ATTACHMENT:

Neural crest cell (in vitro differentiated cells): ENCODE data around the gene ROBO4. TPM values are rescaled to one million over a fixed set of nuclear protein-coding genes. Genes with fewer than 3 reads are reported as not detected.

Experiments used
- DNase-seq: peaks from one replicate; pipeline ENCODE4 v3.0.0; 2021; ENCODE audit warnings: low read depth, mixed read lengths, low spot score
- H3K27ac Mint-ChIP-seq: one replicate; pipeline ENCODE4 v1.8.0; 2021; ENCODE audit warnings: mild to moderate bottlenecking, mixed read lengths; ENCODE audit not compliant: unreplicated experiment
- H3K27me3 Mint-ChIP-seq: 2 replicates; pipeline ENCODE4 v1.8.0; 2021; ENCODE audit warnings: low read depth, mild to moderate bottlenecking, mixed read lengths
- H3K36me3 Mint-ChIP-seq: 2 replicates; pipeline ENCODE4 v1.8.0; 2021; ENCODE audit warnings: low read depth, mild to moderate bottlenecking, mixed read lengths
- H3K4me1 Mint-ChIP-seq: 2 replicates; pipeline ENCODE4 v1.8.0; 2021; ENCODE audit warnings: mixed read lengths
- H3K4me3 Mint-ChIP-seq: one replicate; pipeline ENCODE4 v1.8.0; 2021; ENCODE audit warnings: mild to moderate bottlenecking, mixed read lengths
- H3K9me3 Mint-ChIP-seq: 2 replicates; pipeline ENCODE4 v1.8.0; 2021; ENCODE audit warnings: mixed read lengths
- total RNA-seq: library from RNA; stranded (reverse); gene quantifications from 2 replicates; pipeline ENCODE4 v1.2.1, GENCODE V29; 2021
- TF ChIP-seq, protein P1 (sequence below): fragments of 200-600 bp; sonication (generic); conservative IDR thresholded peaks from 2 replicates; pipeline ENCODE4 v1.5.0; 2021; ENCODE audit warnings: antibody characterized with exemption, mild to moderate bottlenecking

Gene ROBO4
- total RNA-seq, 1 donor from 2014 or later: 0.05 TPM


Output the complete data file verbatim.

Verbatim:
Neural crest cell (in vitro differentiated cells): ENCODE data around the gene ROBO4. TPM values are rescaled to one million over a fixed set of nuclear protein-coding genes. Genes with fewer than 3 reads are reported as not detected.

Experiments used
- DNase-seq: peaks from one replicate; pipeline ENCODE4 v3.0.0; 2021; ENCODE audit warnings: low read depth, mixed read lengths, low spot score
- H3K27ac Mint-ChIP-seq: one replicate; pipeline ENCODE4 v1.8.0; 2021; ENCODE audit warnings: mild to moderate bottlenecking, mixed read lengths; ENCODE audit not compliant: unreplicated experiment
- H3K27me3 Mint-ChIP-seq: 2 replicates; pipeline ENCODE4 v1.8.0; 2021; ENCODE audit warnings: low read depth, mild to moderate bottlenecking, mixed read lengths
- H3K36me3 Mint-ChIP-seq: 2 replicates; pipeline ENCODE4 v1.8.0; 2021; ENCODE audit warnings: low read depth, mild to moderate bottlenecking, mixed read lengths
- H3K4me1 Mint-ChIP-seq: 2 replicates; pipeline ENCODE4 v1.8.0; 2021; ENCODE audit warnings: mixed read lengths
- H3K4me3 Mint-ChIP-seq: one replicate; pipeline ENCODE4 v1.8.0; 2021; ENCODE audit warnings: mild to moderate bottlenecking, mixed read lengths
- H3K9me3 Mint-ChIP-seq: 2 replicates; pipeline ENCODE4 v1.8.0; 2021; ENCODE audit warnings: mixed read lengths
- total RNA-seq: library from RNA; stranded (reverse); gene quantifications from 2 replicates; pipeline ENCODE4 v1.2.1, GENCODE V29; 2021
- TF ChIP-seq, protein P1 (sequence below): fragments of 200-600 bp; sonication (generic); conservative IDR thresholded peaks from 2 replicates; pipeline ENCODE4 v1.5.0; 2021; ENCODE audit warnings: antibody characterized with exemption, mild to moderate bottlenecking

Gene ROBO4
- total RNA-seq, 1 donor from 2014 or later: 0.05 TPM